Once upon a time, playing against somebody wearing some sort of official stash indicated that the average player – by which I mean myself – was up for the same level as embarrassment as a year eight boy in a swimming lesson when one his class-mates has a beard. These days, things are less certain. The reason: everyone is wearing it. I even saw a dark blue modern pentathlon training top this morning, although how useful a stash top is in a discipline that involves horse riding and swimming is debatable.
My housemate plays rugby league (or RUGBEH LEEG as it should properly be called), and yesterday came down to breakfast in stash trackies, vest and hoody. Presumably if you cut him in half the letters OURLFC would also be written through him like a stick of rock. I can hardly claim to be blameless in this. Somewhere at home lies – unworn, I hasten to add – a purchase of such stash-hungry, narcissistic proportions it makes an ‘Oxford University’ hoody look like the kind of thing you could wear to a rough local on a Friday night: a bright red, New College Rugby wife beater, complete with name and number. The shame.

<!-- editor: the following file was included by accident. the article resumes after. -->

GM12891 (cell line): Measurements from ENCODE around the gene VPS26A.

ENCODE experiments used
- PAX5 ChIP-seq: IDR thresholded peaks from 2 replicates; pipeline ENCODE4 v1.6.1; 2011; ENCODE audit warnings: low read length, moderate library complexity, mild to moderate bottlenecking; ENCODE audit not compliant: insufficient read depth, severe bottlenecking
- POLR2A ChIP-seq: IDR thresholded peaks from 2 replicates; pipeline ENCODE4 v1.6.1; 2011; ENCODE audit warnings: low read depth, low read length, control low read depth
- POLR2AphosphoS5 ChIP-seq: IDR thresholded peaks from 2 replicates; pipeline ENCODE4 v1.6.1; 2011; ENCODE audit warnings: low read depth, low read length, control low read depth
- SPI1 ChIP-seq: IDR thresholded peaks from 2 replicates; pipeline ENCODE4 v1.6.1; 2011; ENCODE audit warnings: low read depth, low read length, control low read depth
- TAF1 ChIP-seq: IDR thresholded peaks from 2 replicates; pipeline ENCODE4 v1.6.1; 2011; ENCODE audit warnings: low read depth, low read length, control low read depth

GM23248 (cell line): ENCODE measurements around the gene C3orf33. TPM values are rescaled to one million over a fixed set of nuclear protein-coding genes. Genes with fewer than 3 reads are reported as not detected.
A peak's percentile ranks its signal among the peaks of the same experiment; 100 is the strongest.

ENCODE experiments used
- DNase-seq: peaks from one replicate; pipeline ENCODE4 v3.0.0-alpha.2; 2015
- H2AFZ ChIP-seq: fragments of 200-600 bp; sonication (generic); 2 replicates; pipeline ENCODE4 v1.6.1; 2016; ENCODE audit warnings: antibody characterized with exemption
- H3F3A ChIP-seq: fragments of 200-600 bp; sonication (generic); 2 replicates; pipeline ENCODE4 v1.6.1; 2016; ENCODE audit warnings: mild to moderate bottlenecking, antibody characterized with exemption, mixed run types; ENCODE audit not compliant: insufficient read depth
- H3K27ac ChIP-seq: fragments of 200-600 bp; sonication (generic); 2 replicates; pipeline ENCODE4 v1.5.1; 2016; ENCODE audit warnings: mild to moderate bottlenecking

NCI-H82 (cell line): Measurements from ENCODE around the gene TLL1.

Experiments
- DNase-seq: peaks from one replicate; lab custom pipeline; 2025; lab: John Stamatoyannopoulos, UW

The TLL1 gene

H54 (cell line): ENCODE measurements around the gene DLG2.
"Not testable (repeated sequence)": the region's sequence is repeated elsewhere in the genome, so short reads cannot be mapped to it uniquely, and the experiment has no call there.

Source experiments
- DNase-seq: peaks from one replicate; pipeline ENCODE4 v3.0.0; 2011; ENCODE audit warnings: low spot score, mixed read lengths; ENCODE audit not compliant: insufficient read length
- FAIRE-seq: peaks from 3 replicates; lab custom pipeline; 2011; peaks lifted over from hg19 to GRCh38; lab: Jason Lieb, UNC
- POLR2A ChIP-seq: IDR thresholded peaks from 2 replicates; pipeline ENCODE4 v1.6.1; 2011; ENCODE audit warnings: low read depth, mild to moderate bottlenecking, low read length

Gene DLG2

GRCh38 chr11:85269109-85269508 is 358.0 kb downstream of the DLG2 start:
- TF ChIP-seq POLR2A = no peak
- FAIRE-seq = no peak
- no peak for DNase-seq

So why the kit obsession? When the England rugby team stepped out to national puzzlement in their new anthracite – or grey as it used to be called – kit, clearly they were thinking more about Christmas shirt sales than any desire to pander to a presumably non-existent audience watching in black and white. In the end, it all boils down to money. When they were taking a break from building Stonehenge – which I’m guessing was often, those stones are bloody massive – those prehistoric builders would have had to settle for shirts and skins whilst they kicked around a sheep’s skull or whatever they did back then. But they were cavemen, and didn’t have any money or printing or anything. Now we have money we may as well progress a level and wear that monogrammed beanie hat, even if it is summer. I mean what’s the point in slogging down to Iffley three times a week if you can’t command natural respect for your sporting prowess when buying your weekly supply of crew-date wine in Tescos (3 for £10, freshers – nothing gets girls more interested than a man who likes to splash out on them), frankly, what would be the point? It’s not like your average footballer wants to spend his whole life doing keepy-uppies in the fruit and veg aisle. No, that would be ridiculous. Stash is effortless. Not only does it have an elasticated waistband, it nonchalantly says yes, I’m better than you, and if you touch that last bottle of Merlot I’m going to cut you, or at least black board your name at Vinnie’s forever.